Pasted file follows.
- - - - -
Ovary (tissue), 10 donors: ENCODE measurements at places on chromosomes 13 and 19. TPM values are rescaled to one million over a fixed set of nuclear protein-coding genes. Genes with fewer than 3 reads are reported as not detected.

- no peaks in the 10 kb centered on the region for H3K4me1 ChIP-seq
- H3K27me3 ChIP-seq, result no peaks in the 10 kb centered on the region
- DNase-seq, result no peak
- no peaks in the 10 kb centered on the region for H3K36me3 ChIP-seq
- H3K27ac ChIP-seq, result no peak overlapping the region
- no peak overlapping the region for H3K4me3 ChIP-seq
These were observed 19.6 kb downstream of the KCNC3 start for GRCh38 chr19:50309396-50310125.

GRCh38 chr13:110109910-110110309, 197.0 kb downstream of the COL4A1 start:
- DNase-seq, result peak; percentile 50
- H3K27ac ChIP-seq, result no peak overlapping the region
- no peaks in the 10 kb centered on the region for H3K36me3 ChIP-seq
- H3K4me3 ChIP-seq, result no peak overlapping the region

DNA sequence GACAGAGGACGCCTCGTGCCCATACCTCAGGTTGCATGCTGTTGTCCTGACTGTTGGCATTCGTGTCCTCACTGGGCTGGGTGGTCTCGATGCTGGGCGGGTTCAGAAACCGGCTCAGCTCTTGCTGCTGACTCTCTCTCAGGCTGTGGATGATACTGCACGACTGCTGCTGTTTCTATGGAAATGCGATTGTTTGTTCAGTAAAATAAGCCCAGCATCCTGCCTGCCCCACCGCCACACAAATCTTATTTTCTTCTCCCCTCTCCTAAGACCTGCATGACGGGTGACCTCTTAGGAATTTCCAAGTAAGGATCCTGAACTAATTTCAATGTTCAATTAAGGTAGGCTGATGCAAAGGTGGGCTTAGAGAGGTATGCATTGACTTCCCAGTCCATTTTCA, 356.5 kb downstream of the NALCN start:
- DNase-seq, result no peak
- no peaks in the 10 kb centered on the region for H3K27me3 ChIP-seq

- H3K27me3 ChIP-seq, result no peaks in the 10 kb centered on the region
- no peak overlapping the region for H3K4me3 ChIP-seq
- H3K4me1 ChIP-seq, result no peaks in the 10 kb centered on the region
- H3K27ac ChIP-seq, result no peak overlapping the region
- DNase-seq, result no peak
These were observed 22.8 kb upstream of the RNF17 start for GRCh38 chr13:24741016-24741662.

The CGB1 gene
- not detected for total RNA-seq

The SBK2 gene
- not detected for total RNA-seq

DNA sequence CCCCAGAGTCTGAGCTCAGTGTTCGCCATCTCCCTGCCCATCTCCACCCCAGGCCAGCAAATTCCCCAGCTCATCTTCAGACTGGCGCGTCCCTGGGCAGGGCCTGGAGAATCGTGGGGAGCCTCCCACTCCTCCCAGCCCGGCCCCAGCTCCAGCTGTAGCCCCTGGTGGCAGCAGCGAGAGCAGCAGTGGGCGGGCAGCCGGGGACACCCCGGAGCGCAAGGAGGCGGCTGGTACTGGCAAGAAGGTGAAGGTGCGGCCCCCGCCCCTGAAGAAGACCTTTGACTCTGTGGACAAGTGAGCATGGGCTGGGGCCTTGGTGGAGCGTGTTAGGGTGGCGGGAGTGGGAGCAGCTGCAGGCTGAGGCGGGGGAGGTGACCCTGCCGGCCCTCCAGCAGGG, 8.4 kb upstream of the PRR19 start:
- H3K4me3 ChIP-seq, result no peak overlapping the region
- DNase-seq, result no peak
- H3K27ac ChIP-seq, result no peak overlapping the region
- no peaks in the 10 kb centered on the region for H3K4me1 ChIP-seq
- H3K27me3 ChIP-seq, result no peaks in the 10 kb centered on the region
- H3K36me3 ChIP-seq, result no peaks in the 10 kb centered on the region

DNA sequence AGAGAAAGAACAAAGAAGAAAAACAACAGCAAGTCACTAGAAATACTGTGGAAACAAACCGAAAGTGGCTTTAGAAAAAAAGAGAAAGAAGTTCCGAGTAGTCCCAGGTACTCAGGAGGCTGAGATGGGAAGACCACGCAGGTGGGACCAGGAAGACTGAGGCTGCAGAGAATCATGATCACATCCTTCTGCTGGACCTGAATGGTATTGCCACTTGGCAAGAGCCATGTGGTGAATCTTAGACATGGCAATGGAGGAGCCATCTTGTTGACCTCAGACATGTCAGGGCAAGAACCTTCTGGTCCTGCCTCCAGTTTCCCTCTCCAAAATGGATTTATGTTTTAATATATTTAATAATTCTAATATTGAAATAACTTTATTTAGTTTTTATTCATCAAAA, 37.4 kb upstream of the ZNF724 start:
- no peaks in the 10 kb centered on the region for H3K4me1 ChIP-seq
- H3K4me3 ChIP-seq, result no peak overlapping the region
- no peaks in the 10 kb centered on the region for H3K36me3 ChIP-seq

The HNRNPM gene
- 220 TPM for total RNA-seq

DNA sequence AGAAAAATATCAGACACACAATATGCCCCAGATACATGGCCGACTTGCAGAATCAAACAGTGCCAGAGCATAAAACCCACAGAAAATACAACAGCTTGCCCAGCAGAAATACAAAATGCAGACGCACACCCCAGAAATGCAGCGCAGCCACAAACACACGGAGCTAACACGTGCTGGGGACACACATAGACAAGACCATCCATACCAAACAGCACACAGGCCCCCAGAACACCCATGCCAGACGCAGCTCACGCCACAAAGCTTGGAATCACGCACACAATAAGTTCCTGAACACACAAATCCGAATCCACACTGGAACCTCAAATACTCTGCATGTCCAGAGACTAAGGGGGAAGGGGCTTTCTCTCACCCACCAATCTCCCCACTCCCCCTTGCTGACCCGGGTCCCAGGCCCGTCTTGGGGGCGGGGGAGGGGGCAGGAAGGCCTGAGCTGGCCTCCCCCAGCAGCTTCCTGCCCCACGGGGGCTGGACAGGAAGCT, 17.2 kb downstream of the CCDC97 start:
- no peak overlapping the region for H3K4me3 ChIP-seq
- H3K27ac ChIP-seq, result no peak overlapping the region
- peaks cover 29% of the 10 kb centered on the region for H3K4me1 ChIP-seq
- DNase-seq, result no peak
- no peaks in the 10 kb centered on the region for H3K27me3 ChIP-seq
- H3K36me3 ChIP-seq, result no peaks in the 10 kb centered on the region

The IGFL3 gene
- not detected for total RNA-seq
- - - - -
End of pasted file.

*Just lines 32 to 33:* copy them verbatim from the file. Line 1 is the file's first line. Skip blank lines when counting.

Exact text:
- H3K27me3 ChIP-seq, result no peaks in the 10 kb centered on the region
- H3K36me3 ChIP-seq, result no peaks in the 10 kb centered on the region